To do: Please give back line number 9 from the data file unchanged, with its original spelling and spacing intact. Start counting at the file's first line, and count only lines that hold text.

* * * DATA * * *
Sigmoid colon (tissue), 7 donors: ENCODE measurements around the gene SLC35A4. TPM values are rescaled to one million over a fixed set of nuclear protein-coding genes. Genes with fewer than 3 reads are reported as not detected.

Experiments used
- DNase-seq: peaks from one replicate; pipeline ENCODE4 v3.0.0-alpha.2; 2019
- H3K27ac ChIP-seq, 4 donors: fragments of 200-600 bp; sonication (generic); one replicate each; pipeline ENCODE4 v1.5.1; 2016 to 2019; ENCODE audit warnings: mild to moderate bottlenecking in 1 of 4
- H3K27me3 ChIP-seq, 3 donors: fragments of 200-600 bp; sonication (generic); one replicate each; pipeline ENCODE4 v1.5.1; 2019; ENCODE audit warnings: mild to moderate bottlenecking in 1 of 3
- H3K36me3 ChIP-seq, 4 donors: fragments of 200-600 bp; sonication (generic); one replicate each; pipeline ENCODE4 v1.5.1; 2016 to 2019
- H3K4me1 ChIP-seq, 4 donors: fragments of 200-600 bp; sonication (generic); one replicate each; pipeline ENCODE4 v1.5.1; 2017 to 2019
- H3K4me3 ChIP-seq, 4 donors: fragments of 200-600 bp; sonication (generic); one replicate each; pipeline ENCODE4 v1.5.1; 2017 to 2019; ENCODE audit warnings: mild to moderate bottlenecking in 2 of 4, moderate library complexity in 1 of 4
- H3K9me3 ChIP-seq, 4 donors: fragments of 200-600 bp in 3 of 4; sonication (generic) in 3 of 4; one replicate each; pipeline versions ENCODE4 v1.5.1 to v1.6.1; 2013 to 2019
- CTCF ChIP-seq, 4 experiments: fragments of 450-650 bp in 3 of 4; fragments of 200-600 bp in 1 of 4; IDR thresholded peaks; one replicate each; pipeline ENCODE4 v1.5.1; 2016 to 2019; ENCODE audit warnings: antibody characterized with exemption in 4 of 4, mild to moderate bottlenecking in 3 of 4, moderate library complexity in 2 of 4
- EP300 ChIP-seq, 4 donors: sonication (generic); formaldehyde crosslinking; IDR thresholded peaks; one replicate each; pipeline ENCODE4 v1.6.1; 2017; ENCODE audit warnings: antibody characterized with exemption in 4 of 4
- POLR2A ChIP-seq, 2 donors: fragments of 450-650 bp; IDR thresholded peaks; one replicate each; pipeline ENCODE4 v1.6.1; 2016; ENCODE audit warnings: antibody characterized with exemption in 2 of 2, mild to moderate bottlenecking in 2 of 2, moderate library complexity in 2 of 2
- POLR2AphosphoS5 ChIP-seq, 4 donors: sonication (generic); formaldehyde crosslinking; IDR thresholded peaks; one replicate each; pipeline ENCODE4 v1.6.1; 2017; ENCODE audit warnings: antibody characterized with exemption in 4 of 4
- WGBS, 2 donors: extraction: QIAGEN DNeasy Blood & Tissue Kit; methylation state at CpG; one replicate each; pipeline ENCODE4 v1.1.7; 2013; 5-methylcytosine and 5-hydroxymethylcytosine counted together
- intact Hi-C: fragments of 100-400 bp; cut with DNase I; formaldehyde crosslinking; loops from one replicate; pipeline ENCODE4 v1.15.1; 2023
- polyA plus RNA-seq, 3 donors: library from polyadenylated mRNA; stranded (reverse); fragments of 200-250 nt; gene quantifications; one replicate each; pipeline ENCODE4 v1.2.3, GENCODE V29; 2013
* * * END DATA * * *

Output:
- H3K9me3 ChIP-seq, 4 donors: fragments of 200-600 bp in 3 of 4; sonication (generic) in 3 of 4; one replicate each; pipeline versions ENCODE4 v1.5.1 to v1.6.1; 2013 to 2019